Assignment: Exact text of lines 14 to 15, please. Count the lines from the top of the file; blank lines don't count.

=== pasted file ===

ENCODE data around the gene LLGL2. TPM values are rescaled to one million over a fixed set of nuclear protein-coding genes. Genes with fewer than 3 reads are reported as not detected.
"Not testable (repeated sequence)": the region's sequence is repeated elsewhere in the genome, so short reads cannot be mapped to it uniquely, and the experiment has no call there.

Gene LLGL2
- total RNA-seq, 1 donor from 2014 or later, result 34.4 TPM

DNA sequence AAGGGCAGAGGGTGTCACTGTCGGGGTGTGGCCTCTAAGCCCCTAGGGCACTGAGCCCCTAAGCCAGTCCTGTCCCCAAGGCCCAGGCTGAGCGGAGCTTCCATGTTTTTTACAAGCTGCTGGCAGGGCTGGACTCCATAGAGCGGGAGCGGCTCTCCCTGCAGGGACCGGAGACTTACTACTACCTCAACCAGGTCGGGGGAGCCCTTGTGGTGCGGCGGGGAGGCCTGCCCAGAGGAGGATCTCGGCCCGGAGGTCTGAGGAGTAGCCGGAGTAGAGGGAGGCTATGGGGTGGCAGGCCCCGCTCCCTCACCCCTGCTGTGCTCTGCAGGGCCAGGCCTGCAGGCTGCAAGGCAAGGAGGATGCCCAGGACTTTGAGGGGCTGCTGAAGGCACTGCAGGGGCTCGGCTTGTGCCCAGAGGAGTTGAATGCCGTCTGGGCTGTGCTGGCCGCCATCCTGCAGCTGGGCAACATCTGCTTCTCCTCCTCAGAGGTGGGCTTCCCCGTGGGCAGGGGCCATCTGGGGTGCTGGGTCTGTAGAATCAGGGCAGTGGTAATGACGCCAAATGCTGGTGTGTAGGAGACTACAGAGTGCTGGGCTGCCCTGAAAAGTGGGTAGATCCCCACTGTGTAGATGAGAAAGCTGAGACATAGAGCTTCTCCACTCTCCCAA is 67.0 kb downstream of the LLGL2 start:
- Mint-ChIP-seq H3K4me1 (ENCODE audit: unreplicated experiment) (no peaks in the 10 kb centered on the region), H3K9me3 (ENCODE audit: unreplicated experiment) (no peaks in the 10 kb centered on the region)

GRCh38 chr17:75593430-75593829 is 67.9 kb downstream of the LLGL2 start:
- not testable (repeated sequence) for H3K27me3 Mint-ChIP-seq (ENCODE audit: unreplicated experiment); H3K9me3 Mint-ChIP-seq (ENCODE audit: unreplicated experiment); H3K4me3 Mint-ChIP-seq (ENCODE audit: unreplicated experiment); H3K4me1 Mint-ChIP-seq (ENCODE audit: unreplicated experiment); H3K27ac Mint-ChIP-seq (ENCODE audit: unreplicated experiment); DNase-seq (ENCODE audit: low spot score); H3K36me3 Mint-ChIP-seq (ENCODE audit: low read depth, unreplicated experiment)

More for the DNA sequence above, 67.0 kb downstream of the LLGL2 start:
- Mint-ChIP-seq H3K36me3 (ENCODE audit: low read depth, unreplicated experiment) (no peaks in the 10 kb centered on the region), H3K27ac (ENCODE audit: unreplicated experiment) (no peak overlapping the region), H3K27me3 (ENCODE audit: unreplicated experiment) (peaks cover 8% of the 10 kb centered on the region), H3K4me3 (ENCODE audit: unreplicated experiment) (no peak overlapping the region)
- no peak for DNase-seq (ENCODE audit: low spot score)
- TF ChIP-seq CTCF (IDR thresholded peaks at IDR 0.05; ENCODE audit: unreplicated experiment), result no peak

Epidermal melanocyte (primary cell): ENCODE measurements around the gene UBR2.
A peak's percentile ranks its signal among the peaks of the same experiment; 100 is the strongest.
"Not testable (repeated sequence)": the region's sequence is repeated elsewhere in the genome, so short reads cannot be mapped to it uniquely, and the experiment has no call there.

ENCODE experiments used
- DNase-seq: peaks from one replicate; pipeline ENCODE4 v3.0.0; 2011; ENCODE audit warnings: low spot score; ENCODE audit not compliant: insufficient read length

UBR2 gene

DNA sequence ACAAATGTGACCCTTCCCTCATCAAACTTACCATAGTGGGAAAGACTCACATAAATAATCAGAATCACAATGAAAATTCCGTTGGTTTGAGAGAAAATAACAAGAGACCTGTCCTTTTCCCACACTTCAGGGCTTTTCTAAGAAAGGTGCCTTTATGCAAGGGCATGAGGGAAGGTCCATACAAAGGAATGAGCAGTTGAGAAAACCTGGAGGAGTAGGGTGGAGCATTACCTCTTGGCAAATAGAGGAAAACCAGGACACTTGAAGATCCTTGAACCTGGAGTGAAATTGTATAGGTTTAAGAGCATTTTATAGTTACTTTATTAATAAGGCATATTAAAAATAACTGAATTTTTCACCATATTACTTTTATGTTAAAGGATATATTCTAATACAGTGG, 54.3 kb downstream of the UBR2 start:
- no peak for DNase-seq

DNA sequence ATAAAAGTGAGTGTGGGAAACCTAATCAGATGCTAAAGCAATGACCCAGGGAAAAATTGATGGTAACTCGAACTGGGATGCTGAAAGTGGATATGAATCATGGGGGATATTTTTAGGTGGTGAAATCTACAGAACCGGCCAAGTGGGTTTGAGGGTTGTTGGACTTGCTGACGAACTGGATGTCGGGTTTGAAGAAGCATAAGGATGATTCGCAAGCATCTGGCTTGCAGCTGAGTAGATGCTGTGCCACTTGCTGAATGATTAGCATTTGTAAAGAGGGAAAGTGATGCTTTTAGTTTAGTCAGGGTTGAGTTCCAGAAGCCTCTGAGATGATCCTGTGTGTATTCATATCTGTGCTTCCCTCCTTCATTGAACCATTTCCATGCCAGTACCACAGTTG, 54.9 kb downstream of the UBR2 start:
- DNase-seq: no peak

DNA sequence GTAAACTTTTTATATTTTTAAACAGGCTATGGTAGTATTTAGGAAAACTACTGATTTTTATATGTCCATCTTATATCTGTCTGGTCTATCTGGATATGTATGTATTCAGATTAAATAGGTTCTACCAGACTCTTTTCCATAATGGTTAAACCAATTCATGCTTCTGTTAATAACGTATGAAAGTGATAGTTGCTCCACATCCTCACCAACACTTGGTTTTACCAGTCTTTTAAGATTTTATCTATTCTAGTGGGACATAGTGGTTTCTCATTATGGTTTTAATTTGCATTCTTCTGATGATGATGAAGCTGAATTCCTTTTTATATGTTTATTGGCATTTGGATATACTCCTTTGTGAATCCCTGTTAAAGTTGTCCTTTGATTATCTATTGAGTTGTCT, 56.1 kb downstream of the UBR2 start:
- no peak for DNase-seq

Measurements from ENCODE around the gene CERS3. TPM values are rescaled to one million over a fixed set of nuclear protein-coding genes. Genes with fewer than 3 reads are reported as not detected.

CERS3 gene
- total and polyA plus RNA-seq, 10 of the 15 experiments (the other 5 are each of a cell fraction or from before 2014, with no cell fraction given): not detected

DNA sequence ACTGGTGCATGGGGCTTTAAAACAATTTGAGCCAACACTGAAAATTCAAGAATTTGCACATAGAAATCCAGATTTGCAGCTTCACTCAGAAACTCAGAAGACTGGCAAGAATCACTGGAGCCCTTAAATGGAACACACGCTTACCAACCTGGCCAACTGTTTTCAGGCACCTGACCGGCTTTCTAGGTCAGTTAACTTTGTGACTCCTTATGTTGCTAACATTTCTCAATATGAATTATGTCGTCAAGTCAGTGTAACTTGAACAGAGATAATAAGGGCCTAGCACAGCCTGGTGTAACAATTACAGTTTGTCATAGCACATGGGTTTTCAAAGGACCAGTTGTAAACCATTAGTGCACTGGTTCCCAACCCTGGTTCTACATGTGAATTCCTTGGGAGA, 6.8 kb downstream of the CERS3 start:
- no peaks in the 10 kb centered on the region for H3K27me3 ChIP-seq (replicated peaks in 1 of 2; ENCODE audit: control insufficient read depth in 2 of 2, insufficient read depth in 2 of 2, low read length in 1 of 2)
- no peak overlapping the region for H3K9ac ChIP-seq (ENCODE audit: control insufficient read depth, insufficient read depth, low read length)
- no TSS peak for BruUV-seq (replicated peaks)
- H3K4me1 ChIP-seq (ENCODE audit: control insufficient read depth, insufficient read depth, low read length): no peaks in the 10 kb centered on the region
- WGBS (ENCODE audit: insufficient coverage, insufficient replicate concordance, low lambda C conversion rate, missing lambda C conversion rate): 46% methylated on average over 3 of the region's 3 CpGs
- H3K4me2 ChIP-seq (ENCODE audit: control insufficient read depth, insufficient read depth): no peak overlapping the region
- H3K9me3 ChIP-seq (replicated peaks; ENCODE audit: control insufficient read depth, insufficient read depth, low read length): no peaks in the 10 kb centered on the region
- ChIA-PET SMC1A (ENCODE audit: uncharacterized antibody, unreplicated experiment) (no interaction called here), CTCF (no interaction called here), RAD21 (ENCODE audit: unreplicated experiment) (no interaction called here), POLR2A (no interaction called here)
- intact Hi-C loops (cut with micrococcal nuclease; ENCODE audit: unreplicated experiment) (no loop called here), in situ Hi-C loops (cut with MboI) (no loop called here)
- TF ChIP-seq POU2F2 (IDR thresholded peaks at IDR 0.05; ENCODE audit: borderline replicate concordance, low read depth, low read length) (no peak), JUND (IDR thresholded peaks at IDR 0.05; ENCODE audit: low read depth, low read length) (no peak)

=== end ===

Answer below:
A peak's percentile ranks its signal among the peaks of the same experiment; 100 is the strongest.
"Not testable (repeated sequence)": the region's sequence is repeated elsewhere in the genome, so short reads cannot be mapped to it uniquely, and the experiment has no call there.